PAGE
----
The 2000’s film industry so far seems to be flushed with remakes—many of which fail to deliver on original takes or decent storylines. People might argue that most of the remakes never needed to be made at all, as the originals were virtually flawless to begin with. Rabid (1977) was not one of those flawless films.
Rabid (1977) is about a woman named Rose (Marilyn Chambers) who gets into a disfiguring motorcycle accident and receives experimental plastic surgery with a pretty intense side effect of blood lust. The flaw is that the focus should be on how this virus affects the innocent victim, Rose, but we are instead mostly given the reactions of her self-absorbed boyfriend, Hart (Frank Moore), who is made out to be a hero.
Now, more than 40 years later, the Soska Sisters, writers and directors of American Mary, come along and thoughtfully tell the story the way Rose deserves for it to be told. This time, we are shown both the positive and negative effects the surgery has on Rose’s (Laura Vandervoort) life. She becomes more confident in herself, even earning her dream job designing an outfit for a clothing line in the design firm she works for. On the flip side, we also see how Rose suffers from the hunger and her negative reactions to her new physical changes. Her love interest, Brad (Ben Hollingsworth), is finally shown for who he really is—a narcissistic womanizer with a hero complex.
Staying consistent with the Cronenberg classic, we do still see the rabies virus quickly spread throughout the community and the violence that would obviously ensue. For the Soska fans expecting blood and grotesque body horror, you will not be disappointed. In fact, you may find yourself cringing more than once before the film is over.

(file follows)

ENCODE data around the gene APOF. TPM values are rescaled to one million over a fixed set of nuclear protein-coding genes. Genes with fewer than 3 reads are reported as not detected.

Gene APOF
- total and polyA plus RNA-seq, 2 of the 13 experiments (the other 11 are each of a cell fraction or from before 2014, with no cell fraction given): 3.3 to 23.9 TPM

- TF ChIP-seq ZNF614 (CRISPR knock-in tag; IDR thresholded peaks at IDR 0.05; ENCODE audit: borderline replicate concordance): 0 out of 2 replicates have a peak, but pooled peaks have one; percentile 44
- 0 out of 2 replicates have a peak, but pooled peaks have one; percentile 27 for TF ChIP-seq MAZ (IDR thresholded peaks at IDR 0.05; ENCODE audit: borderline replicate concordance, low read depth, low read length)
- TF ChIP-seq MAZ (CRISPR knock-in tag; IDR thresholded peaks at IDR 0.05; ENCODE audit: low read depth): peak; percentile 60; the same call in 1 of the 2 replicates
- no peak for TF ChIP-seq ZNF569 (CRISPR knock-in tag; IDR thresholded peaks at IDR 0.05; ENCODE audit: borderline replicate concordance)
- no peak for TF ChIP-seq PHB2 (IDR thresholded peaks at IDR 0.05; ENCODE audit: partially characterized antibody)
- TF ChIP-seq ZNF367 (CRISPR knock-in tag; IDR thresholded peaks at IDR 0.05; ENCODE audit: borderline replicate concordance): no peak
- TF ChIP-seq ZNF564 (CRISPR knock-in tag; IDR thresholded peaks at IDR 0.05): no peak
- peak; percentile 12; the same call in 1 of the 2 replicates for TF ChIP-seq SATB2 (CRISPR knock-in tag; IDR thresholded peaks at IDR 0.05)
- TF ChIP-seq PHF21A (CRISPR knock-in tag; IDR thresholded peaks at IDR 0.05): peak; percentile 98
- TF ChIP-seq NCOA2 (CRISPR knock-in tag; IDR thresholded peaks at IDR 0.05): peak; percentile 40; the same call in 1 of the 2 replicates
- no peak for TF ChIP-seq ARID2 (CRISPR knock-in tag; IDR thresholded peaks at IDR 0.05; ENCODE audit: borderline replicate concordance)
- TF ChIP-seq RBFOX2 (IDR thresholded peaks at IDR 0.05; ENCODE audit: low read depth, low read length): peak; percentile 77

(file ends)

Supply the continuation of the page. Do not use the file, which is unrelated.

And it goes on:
As a gift to the fans, the Soska Sisters pack the film with little Cronenberg Easter Eggs that are easily recognizable to regular Cronenberg watchers, but don’t take away from the film for those who are less familiar. We are also gifted with characters played by Hanneke Talbot as Rose’s best friend Chelsea–who is probably the most likable character in the film–and CM Punk as Billy, who delivers one of the funniest insults you will have heard in awhile. Then we have a character at the end, one of three roles played by Tristan Risk, who, without spoiling anything, is as beautiful as she is disturbing.
If you should take anything from this film, it is that beauty is not always a blessing. Rose spends her life surrounded by vapid, self-absorbed beautiful people, wishing she were one of them and wishing she could be loved by them, but she is the only decent one amongst them. Once she becomes beautiful, getting exactly what she has always wanted, her life turns to ruin. Be careful what you wish for, because you just might get it.
Is the Rabid remake perfect? It will be to some, it won’t be to others. Super fans of the original film will surely find something to complain about. To them I say, leave your expectations at the door. Appreciate the art for what it is, not what you expect it to be. Does the film hold its own for those who maybe haven’t seen the original? Absolutely. If you don’t want to take my word for it, you can take Mr. Cronenberg’s, who gave the film his personal stamp of approval.
Rabid will have a limited theatrical release at the following locations:
Arena Cinelounge- Hollywood, CA
Alamo Drafthouse, Sloans Lake- Denver, CO
Studio Movie Grill, Upper Darby- Philadelphia, PA
Studio Movie Grill, Marietta- Marietta, GA
Studio Movie Grill, Chatham- Chicago, IL
Studio Movie Grill, Spring Valley- Dallax, TX
Studio Movie Grill, Tampa- Tampa, FL
Studio Movie Grill, Pearland- Houston, TX
Emagine Canton- Detroit, MI
Tower City Cinema- Cleveland, OH
Rabid is available in limited theaters and VOD on December 13.